Does the Wadden Sea revolve around the Wadden Islands? Perhaps in a literal sense, though certainly not in a figurative one. You don’t have to actually go to an island to enjoy the beauty of the Wadden. From endless horizons in Oldambt to natural beauty in Lauwersmeer National Park, the Wadden Sea coast –a UNESCO World Heritage Site—offers an incredible number of things to see and do.
Discover the unexpected beauty of salt marshes and polders. Stroll along the bottom of the sea when the Wadden dries up. Watch seals on sandbars as they wait for the tide to bring in new food. Feast your eyes on thousands of migratory birds feeding on the Wad and at the Dollard’s edge. What can you do here?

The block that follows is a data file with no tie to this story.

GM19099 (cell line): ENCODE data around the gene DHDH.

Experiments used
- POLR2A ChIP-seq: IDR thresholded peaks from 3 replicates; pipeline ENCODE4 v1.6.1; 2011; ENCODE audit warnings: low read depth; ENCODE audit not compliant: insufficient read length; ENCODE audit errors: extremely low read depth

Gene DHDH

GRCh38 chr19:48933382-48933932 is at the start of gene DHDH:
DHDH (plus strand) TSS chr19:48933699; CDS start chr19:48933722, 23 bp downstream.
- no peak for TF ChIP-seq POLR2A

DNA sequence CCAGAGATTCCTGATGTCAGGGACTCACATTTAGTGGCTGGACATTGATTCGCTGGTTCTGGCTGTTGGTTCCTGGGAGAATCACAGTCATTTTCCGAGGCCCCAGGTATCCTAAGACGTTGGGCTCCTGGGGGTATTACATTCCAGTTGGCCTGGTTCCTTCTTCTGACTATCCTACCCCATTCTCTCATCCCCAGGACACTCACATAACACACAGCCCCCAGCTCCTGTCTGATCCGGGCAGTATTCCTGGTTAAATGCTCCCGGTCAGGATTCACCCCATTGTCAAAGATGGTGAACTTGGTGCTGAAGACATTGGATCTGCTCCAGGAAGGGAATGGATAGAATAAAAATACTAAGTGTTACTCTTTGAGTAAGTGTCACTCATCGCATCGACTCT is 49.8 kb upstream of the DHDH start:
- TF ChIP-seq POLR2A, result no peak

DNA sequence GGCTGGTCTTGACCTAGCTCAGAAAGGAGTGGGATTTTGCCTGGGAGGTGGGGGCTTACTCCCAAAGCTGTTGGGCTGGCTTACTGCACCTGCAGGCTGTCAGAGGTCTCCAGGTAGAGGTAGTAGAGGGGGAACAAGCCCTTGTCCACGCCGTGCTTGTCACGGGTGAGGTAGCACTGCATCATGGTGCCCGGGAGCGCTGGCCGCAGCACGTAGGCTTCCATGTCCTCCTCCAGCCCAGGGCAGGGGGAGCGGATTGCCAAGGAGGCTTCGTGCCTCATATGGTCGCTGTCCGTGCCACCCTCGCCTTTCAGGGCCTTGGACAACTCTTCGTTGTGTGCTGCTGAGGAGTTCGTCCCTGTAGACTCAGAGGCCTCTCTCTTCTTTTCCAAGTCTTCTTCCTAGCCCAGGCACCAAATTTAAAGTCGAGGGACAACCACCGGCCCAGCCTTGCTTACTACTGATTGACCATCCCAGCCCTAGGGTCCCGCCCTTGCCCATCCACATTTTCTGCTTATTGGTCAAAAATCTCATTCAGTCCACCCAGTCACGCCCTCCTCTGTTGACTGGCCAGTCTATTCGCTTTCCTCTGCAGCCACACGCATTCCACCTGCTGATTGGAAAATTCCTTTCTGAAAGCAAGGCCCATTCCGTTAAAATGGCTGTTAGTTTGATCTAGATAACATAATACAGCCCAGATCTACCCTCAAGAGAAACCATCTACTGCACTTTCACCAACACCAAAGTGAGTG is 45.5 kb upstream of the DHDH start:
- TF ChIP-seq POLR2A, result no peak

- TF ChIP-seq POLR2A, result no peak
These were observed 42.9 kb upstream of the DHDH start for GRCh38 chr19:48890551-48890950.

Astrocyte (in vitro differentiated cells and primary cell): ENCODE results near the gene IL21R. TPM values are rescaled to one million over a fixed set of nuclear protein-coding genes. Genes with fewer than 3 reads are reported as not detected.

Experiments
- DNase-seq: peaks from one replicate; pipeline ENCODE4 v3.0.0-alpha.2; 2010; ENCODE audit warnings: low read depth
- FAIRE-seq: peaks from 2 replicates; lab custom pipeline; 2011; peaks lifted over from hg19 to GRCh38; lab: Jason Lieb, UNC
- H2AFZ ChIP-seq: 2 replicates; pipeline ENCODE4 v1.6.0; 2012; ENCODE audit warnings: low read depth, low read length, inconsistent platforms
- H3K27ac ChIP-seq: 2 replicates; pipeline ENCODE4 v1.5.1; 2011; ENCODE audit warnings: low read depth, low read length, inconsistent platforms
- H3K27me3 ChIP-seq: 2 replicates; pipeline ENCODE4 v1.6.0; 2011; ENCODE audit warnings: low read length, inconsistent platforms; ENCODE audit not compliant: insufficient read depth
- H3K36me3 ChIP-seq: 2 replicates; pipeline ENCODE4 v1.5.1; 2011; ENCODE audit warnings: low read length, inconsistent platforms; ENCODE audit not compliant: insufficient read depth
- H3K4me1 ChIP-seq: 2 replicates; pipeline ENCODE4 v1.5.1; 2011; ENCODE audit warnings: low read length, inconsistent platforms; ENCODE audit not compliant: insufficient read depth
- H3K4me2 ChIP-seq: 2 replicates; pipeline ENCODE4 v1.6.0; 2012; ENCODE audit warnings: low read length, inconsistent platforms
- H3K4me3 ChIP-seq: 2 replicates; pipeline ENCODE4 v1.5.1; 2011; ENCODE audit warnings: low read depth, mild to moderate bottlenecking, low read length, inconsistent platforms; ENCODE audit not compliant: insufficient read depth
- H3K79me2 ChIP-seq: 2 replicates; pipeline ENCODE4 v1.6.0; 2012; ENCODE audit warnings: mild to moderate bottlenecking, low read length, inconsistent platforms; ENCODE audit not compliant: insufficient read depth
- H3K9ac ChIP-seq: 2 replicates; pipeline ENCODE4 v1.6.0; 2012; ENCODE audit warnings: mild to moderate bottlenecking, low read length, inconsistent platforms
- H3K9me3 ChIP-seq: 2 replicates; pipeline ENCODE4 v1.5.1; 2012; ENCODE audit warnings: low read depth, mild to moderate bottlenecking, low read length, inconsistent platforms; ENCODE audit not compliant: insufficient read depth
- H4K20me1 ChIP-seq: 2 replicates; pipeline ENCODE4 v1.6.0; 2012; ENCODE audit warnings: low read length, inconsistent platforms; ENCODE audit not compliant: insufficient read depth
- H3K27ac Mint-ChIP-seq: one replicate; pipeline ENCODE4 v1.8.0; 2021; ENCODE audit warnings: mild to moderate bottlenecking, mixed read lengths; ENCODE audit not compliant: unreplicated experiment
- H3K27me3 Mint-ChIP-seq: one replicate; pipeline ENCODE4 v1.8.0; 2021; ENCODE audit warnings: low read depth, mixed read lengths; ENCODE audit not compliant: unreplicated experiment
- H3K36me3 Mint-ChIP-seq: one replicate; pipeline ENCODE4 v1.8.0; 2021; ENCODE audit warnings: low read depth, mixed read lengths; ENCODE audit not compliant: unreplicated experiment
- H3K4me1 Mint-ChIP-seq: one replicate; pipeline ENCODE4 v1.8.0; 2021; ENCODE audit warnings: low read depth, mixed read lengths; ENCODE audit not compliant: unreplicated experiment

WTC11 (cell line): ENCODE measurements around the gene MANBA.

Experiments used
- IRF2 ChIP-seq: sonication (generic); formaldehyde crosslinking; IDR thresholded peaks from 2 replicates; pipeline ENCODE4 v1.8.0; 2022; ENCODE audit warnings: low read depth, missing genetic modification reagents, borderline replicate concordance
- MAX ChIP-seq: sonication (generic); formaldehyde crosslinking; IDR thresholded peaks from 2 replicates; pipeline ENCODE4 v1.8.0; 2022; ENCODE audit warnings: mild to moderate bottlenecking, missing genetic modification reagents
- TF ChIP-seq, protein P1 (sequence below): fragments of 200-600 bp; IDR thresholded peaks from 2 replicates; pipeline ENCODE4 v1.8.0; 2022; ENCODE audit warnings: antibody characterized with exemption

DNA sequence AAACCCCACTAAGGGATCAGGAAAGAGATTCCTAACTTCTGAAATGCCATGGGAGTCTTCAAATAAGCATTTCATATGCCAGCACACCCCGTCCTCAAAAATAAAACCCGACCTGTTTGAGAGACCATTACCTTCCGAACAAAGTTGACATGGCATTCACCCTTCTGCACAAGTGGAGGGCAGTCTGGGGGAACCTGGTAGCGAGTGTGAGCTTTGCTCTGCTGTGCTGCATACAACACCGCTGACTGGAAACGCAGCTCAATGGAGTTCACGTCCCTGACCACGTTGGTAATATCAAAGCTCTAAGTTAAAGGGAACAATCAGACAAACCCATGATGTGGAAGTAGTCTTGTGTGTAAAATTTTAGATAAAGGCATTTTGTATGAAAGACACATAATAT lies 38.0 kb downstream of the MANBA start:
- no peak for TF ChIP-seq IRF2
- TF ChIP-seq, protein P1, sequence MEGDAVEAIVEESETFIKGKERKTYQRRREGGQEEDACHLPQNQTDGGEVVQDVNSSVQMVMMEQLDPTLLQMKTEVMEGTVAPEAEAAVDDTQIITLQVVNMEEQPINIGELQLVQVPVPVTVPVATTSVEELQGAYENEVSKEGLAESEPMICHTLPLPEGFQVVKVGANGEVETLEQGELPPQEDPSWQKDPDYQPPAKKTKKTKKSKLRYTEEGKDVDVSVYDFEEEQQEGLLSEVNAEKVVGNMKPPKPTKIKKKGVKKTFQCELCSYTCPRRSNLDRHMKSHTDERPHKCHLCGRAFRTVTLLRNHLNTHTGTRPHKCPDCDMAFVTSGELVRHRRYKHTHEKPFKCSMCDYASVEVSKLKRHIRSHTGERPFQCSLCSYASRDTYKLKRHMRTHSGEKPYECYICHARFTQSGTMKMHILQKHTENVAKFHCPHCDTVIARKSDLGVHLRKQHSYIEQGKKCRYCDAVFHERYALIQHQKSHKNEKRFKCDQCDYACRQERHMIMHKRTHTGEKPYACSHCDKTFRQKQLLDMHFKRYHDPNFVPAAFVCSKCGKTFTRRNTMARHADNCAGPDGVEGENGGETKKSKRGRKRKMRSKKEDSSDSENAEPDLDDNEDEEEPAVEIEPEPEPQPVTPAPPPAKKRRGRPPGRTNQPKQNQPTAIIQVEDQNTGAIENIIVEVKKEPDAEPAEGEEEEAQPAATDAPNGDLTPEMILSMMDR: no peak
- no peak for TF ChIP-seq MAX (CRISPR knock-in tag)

Groningen’s inland areas were formed centuries ago by the Wadden Sea. The Reitdiep was once the winding Hunze River, connecting the city to the open sea. At that time, tidal changes still had a major influence on the surrounding countryside. The ‘wierden’ mounds recall a time when the Wadden Sea regularly flooded the land at high tide, and poldering along the Eems-Dollard continued well into the 20th century. Thus a land of endless horizons was created. Take a look around as you ride out to the seawall or catch a ferry. You’ll see you are in territory marked by the power of the Wad.